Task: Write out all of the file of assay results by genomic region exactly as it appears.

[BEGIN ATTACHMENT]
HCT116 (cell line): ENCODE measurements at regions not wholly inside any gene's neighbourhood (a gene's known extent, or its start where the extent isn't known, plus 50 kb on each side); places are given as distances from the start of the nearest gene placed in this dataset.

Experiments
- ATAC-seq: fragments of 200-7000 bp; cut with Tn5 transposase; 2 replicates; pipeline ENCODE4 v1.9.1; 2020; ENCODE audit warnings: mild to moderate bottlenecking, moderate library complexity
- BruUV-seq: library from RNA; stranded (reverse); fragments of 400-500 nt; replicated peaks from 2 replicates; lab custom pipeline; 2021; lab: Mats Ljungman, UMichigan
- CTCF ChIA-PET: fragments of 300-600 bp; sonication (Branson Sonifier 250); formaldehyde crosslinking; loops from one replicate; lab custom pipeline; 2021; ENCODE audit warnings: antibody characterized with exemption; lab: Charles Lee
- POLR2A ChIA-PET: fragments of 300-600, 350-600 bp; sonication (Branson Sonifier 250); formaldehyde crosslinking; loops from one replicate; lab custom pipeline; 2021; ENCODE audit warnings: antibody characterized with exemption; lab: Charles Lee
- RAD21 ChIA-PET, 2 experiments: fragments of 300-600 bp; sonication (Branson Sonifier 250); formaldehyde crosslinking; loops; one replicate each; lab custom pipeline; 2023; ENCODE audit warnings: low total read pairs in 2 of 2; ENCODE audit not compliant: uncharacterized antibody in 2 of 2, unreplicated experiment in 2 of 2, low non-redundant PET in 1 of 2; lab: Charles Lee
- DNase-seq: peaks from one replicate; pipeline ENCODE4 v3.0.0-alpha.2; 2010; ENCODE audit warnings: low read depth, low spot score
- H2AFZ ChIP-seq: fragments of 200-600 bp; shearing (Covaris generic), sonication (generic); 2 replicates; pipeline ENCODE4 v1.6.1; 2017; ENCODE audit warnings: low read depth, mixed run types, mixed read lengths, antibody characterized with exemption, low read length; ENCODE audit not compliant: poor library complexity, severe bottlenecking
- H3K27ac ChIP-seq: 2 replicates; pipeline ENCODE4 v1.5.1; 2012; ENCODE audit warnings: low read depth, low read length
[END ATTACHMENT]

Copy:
HCT116 (cell line): ENCODE measurements at regions not wholly inside any gene's neighbourhood (a gene's known extent, or its start where the extent isn't known, plus 50 kb on each side); places are given as distances from the start of the nearest gene placed in this dataset.

Experiments
- ATAC-seq: fragments of 200-7000 bp; cut with Tn5 transposase; 2 replicates; pipeline ENCODE4 v1.9.1; 2020; ENCODE audit warnings: mild to moderate bottlenecking, moderate library complexity
- BruUV-seq: library from RNA; stranded (reverse); fragments of 400-500 nt; replicated peaks from 2 replicates; lab custom pipeline; 2021; lab: Mats Ljungman, UMichigan
- CTCF ChIA-PET: fragments of 300-600 bp; sonication (Branson Sonifier 250); formaldehyde crosslinking; loops from one replicate; lab custom pipeline; 2021; ENCODE audit warnings: antibody characterized with exemption; lab: Charles Lee
- POLR2A ChIA-PET: fragments of 300-600, 350-600 bp; sonication (Branson Sonifier 250); formaldehyde crosslinking; loops from one replicate; lab custom pipeline; 2021; ENCODE audit warnings: antibody characterized with exemption; lab: Charles Lee
- RAD21 ChIA-PET, 2 experiments: fragments of 300-600 bp; sonication (Branson Sonifier 250); formaldehyde crosslinking; loops; one replicate each; lab custom pipeline; 2023; ENCODE audit warnings: low total read pairs in 2 of 2; ENCODE audit not compliant: uncharacterized antibody in 2 of 2, unreplicated experiment in 2 of 2, low non-redundant PET in 1 of 2; lab: Charles Lee
- DNase-seq: peaks from one replicate; pipeline ENCODE4 v3.0.0-alpha.2; 2010; ENCODE audit warnings: low read depth, low spot score
- H2AFZ ChIP-seq: fragments of 200-600 bp; shearing (Covaris generic), sonication (generic); 2 replicates; pipeline ENCODE4 v1.6.1; 2017; ENCODE audit warnings: low read depth, mixed run types, mixed read lengths, antibody characterized with exemption, low read length; ENCODE audit not compliant: poor library complexity, severe bottlenecking
- H3K27ac ChIP-seq: 2 replicates; pipeline ENCODE4 v1.5.1; 2012; ENCODE audit warnings: low read depth, low read length